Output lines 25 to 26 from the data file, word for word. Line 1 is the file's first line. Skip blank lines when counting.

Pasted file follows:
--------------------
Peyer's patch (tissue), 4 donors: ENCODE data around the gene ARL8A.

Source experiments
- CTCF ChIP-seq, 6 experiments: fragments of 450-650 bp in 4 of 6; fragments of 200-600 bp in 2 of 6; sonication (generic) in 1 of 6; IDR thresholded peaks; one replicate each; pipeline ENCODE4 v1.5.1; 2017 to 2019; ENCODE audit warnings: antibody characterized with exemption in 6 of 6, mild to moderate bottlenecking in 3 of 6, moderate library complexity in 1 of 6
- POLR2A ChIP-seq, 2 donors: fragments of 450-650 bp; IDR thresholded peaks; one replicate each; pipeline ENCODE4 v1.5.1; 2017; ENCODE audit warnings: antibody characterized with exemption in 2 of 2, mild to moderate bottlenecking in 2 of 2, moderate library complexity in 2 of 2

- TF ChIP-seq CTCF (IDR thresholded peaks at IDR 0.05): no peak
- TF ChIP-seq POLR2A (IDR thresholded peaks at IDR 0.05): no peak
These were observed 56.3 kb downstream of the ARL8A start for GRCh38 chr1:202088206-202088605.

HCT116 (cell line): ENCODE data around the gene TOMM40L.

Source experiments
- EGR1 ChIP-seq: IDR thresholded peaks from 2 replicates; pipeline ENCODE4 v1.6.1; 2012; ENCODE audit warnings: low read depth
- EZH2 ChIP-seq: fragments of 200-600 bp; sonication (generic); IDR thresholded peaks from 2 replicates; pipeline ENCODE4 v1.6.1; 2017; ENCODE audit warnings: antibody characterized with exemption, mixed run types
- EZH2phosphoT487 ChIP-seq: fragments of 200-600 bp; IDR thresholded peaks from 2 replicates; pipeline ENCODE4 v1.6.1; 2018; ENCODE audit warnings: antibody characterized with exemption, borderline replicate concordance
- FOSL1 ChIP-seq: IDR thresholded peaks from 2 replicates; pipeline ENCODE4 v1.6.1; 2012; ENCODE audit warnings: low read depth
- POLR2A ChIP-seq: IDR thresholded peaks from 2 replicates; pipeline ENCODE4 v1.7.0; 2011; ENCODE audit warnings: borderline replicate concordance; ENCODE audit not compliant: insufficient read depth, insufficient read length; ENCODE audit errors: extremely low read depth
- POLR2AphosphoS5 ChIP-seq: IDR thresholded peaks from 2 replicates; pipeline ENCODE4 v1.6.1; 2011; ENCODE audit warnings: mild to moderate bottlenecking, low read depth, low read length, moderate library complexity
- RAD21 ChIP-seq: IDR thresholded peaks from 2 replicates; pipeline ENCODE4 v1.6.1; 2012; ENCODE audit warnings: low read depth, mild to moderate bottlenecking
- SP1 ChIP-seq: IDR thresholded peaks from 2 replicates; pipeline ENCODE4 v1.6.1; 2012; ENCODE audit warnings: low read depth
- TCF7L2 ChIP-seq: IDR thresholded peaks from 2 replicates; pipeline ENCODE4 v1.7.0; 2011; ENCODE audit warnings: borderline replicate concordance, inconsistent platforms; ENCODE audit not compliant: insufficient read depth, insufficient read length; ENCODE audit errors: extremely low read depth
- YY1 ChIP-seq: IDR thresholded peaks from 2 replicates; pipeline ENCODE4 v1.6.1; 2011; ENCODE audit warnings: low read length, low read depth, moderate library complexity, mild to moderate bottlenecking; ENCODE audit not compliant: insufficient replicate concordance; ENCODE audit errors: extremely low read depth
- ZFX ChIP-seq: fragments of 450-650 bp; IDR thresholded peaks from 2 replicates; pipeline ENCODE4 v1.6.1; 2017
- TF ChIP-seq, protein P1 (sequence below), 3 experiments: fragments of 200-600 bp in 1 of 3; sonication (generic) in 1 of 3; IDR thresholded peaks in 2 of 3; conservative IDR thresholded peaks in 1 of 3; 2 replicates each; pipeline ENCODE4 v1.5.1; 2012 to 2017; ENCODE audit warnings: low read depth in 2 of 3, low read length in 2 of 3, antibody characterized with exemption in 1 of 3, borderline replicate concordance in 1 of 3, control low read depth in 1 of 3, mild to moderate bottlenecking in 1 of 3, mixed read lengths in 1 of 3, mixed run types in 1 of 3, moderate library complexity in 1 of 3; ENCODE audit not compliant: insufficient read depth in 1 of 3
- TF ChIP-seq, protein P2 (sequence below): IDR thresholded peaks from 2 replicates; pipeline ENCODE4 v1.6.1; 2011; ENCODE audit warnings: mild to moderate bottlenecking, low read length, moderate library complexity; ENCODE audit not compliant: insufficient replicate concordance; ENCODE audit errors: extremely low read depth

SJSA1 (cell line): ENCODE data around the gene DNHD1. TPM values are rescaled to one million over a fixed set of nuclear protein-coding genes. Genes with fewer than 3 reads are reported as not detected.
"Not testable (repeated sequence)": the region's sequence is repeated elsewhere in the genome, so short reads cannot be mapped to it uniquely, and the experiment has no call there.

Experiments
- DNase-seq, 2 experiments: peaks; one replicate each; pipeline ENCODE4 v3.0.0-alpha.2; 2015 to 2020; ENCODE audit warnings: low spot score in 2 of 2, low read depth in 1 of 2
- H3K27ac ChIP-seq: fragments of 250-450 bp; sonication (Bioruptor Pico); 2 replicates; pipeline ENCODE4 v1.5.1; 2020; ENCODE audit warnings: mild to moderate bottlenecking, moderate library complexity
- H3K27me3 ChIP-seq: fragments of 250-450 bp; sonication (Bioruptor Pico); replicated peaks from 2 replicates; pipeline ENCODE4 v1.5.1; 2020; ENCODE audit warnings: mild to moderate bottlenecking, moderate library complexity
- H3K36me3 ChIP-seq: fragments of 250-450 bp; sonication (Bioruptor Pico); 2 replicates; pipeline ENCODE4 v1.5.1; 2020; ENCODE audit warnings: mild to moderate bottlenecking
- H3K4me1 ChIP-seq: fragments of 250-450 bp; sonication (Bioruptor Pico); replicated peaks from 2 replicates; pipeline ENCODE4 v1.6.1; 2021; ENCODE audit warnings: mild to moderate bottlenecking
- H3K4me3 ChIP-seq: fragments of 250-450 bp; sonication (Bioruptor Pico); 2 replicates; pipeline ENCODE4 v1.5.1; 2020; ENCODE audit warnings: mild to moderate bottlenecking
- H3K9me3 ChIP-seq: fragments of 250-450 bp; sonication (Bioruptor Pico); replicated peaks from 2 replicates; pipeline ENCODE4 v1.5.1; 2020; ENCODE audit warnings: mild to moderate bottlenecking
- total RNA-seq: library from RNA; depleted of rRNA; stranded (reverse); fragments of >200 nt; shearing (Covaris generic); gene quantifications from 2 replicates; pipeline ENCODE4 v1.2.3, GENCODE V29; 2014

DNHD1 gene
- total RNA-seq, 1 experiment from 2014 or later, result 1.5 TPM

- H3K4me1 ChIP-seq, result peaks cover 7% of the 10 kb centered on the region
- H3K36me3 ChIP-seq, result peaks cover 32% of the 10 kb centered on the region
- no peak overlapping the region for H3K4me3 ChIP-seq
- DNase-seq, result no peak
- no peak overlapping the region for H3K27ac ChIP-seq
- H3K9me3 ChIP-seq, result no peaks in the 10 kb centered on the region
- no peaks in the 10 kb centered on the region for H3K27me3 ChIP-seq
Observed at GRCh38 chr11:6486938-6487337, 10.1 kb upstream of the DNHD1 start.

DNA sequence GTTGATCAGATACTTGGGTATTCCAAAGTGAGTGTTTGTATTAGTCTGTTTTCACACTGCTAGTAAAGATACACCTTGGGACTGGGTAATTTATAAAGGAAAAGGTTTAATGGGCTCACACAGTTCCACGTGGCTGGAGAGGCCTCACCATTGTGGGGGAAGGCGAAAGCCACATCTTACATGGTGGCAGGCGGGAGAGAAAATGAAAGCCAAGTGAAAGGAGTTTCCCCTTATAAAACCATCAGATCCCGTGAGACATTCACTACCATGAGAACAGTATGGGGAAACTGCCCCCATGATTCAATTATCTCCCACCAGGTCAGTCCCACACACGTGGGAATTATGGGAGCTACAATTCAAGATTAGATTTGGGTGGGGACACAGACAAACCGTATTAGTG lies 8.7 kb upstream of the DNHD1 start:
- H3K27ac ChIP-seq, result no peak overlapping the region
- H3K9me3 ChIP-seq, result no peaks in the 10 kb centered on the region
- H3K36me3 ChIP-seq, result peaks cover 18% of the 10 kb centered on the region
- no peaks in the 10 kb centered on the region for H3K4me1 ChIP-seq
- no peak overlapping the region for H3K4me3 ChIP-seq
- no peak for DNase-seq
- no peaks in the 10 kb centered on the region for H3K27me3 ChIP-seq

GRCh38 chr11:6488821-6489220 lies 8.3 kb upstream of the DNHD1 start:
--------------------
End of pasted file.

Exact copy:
Experiments
- DNase-seq, 2 experiments: peaks; one replicate each; pipeline ENCODE4 v3.0.0-alpha.2; 2015 to 2020; ENCODE audit warnings: low spot score in 2 of 2, low read depth in 1 of 2